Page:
How to conduct free and low-cost experiments to validate your new business idea
Entrepreneurs are always tempted to build their products secretly in a cave. This, however, is rarely the most effective way to succeed.
According to common Lean wisdom, the better route is to get the idea in front of customers early and often, smartly collect feedback, and iterate rapidly toward product-market fit. But, as anyone who has ever tried it knows, this is easier said than done.
How do you actually validate an idea? How do you best design experiments? Who do you ask to participate in them?
Let's back up a minute
If you've been following along in my pre-launch operations series thus far, we've been considering ideation, team formation, market analysis, customer personas, surveys & interviews, initial product design via an overview statement and user stories, and how to recruit appropriate advisors for your new venture. All of this is background work and an early “gut-check” validation to help you decide whether or not to proceed. It's important to do this work thoroughly and quickly, thinking of each step as an experiment in and of itself.
However, the most important tests come when you get your idea in front of a larger group people that aren't your close friends. In order to design these experiments smartly and effectively, I highly recommend having the foundation of the previous steps under your feet.
Depending on your business model (B2B, consumer facing, marketplace, etc…), you may already be well on your way to acquiring your first loyal customers via surveys and interviews. Use the data that you've collected to refine your target customer profile and identify the unique online and offline places where your customers hang out (ideally this was part of your surveys and interviews). You need to be thinking about communities. Hopefully you are pursuing an idea that you are personally passionate about, so genuinely participating in those communities first is critical so you understand the culture and don't spam people. Most communities will eagerly welcome smart experiments if you design them well (more on this below).
The best experiments are free or super cheap. To start, don't design and build an elaborate ladder to get the top of the tallest tree in the garden. Usually if you've taken the time to study the land carefully, you can identity the fruit to more easily acquire.
Therefore, the first thing to do here is to study.
In the online world, make sure you understand how the top social networks function. Most have groups/subgroups features where you can participate in public conversations around specific topics. The same principles apply to offline groups. Both online and offline communities are great places to float an idea, get feedback, and get the attention of early users. You can also run cheap ads to landing pages and test whether people swipe/click/scroll, enter their email address, etc… The Unbounce blog is a fantastic resource to understand the landing page game. I'd highly recommend their material and product.
You should also start a blog and a newsletter if you haven't yet. Especially in the early days, I'd highly recommend Medium for your blog and Mailchimp for your newsletter. Syndicate your posts to social networks to cast a wider net to land email subscribers.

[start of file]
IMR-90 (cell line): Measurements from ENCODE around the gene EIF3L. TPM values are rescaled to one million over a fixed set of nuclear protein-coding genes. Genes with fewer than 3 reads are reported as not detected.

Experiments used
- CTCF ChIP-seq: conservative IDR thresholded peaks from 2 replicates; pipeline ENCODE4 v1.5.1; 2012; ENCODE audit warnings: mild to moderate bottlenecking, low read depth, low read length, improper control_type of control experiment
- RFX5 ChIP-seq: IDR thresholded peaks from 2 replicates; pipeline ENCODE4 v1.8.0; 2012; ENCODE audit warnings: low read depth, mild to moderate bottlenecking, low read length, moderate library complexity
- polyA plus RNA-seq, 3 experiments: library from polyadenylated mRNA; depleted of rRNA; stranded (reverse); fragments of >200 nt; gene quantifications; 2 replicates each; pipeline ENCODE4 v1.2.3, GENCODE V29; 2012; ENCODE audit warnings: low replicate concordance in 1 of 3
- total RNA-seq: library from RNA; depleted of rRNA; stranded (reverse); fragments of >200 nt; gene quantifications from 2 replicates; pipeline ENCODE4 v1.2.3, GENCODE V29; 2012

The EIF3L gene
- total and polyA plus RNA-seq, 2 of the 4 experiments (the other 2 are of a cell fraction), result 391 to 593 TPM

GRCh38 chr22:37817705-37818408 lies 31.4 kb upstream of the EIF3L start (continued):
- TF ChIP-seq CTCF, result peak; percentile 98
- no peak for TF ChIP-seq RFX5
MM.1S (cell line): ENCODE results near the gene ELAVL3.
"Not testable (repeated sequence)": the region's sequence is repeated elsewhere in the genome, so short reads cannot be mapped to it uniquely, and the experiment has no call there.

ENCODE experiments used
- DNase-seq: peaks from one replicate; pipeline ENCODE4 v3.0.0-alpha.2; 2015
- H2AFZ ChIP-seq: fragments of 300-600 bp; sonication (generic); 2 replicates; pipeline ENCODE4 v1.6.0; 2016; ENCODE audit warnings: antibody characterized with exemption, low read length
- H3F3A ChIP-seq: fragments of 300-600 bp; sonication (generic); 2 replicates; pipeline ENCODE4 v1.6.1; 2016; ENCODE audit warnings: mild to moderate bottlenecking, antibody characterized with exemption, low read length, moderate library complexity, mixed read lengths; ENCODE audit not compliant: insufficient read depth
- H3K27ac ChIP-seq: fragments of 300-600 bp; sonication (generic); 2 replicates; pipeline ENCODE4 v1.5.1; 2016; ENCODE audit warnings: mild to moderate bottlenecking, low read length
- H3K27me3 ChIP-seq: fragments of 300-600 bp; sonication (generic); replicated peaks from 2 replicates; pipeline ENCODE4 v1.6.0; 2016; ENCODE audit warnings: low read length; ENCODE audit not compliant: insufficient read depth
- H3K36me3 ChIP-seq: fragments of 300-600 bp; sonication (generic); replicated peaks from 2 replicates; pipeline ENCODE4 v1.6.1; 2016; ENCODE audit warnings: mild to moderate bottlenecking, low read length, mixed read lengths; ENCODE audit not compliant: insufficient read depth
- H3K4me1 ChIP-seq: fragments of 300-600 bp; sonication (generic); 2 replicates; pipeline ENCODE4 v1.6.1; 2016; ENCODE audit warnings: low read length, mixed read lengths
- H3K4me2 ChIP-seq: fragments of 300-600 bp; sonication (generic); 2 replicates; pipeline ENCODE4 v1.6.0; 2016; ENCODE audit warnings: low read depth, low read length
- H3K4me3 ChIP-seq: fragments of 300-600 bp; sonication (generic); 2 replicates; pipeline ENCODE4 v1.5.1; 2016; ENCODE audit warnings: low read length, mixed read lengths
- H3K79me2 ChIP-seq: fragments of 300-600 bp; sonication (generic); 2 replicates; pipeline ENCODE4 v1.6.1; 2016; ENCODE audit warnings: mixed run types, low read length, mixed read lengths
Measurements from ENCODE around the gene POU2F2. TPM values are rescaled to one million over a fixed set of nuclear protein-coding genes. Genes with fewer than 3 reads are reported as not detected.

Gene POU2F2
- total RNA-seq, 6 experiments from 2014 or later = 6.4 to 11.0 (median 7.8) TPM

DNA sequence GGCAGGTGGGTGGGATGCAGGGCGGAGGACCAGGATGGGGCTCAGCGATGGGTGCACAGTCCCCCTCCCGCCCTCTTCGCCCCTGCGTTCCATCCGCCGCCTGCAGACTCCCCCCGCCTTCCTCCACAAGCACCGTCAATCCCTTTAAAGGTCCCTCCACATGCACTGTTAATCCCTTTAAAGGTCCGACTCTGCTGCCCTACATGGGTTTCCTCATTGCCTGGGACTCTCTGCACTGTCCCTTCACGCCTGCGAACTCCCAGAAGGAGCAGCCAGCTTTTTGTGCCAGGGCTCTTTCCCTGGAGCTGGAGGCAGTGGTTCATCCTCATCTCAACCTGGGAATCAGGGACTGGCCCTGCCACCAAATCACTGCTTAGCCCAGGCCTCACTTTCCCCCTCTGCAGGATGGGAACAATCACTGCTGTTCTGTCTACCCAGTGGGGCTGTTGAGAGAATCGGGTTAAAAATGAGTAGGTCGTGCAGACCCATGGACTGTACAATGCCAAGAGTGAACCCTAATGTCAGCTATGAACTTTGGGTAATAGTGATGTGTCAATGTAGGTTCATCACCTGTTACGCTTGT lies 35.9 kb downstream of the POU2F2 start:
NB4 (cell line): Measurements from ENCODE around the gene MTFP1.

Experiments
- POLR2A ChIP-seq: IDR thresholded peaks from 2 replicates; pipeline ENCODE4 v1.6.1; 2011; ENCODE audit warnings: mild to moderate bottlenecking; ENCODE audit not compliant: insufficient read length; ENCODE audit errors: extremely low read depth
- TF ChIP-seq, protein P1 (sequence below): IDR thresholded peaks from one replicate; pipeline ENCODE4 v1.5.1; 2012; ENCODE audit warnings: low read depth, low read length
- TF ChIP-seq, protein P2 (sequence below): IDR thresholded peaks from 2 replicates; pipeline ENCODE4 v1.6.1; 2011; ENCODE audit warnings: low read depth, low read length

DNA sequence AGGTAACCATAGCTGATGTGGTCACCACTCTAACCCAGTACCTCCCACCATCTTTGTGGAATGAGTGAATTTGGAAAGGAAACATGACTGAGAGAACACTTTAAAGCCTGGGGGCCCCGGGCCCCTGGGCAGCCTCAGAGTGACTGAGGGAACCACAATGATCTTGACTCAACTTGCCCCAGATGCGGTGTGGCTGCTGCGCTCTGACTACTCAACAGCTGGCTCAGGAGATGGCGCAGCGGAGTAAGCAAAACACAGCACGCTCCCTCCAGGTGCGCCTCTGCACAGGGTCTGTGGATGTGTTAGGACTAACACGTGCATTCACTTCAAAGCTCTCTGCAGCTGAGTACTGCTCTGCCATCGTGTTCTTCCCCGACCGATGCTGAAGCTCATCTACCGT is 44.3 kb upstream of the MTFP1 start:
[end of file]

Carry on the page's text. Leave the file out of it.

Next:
Building a new community
For some products, an existing community niche may not exist yet. In these cases, you need to create the new groups/subgroups (online and offline), and pitch users in tangential groups to come participate.
For example, if your ultimate goal is to sell a novel flavor of red widgets, you can participate with the widget community and invite people to discuss the news/topics of the red variety, and leverage that community to introduce your product in a non-spammy way. Remember, if you build the right product and market it effectively, people enjoy learning about it and purchasing/engaging with it. Non-sales people tend to forget this and assume all forms of marketing/sales is shoving an undesired agenda down people's throats. While this is unfortunately true in many cases, it doesn't need to be that way.
Validation with data
At the end of the day, free and low-cost experiments are meant to validate your idea without having to spend time and money writing code or otherwise manufacturing your product. To do this most effectively, however, you need to collect data.
- Are people responding to your posts on social media? How many?
- How many visitors came to your landing pages? What percentage of them “converted” by entering their email address or clicking on the button/link you wanted them to?
- Are people joining your groups/subgroups and participating in conversations? What are the specific metrics here?
- Is your blog content resonating with readers? Are those readers subscribing to your email list?
If you are getting sufficient traction in your early experiments here, you have your validation and community to start the hype leading up to your private beta. Now it is time to execute and build your product, which I'll dive into specifically within future posts in this series.
Author's note: this is the 10th post in a series of articles outlining a pre-launch operational framework that I've been developing over the last 10+ years of building web products. Feel free to subscribe to my newsletter and I'll let you know when I get new content up. Thanks!
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